There are problems with the RCBF. It provides only up to 50% of the project cost, after the expense (and all the risk) has been incurred, with no indication of what is an allowable expense.

Also, any approved plans must tie into the county’s broadband plan if the county council receives money from BDUK. This gives the incumbent operator, most likely BT, an insight into who is looking for funding, what their plans are, and potentially repeating the Ewhurst story.

But BT is laying fibre in the village. Walter Willcox, who helped lead the Ewhurst project for the residents, says, “As far as I can deduce BT are spending a small fortune laying what I expect to be a bespoke and restricted fibre network for their FTTC, all the way from Cranleigh but then only install their small 100 (line) service FTTCs instead of Vtesse’s 500 line cabinets.

“Whilst I expect the small cabinets will be adequate for say a couple of years BT will then be forced to spend very substantial amounts on expansion – unless they are about to do FTTP for the whole country.”

Hold your breath if you feel lucky.

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Written by Br0kenTeleph0n3

2012/01/04 at 08:00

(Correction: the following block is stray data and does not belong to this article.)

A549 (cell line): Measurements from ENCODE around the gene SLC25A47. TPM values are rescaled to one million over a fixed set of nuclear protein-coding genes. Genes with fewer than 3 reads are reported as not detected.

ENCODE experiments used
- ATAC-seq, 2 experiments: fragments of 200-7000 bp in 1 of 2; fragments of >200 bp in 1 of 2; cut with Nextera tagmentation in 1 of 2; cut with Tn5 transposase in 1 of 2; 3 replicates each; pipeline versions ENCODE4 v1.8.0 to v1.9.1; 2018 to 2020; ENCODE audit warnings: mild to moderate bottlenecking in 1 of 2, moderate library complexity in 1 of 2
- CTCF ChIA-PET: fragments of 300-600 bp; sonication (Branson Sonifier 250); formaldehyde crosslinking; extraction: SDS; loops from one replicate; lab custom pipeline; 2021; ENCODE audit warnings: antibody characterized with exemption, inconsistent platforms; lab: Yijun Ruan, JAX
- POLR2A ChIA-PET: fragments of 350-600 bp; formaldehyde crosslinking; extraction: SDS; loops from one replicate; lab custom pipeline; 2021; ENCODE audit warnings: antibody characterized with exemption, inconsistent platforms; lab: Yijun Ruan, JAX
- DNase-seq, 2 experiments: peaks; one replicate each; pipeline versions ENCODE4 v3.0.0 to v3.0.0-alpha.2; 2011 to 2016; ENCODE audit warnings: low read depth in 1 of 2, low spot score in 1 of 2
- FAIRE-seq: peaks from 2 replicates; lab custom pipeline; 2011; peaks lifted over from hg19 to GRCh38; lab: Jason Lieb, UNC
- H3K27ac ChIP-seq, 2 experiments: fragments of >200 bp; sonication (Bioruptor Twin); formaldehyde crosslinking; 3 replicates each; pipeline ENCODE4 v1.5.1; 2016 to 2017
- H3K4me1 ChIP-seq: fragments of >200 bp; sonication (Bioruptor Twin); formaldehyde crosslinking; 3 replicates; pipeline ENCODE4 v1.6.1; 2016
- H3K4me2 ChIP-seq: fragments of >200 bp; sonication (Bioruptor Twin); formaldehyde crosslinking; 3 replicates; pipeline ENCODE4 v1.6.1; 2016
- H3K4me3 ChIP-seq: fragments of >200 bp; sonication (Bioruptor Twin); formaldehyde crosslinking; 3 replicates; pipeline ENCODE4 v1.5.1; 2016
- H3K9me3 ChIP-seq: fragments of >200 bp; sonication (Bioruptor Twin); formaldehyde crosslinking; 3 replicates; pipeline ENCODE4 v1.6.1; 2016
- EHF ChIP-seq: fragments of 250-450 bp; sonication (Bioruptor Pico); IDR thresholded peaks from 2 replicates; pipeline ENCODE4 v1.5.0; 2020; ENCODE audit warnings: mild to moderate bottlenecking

17 Responses

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  1. This is a problem country wide. I blame the vital vision course that many officials have been on. They ignore grassroots initiatives and believe the incumbent who is dead set on protecting its copper phone lines. Vtesse could have done a much better job for the residents. The same thing happened on a much bigger scale with Cornwall.

    chrisconder

    2012/01/04 at 10:25

  2. Why is the size of the cabinet relevant, surely sized based on expected demand?

    Somerset

    2012/01/04 at 10:47

  3. This story provides an excellent, if disappointing, indication of the dangers of centralised funding schemes and complex uber-projects. Ewhurst is quite a wealthy area, with a number of well-known celebrities having homes locally. It seems almost a perfect location for a DIY broadband initiative. It’s unfortunate that the residents couldn’t make up the shortfall and just do it themselves.

    Mike Hughes

    2012/01/04 at 11:43

  4. Why does Walter say it is ‘ bespoke and restricted’?

    Somerset

    2012/01/04 at 13:42

  5. Ian, I have another side to the Ewhurst story that you may be interested in. Especially with relation to Walters efforts. Ping me an Email if you are interested.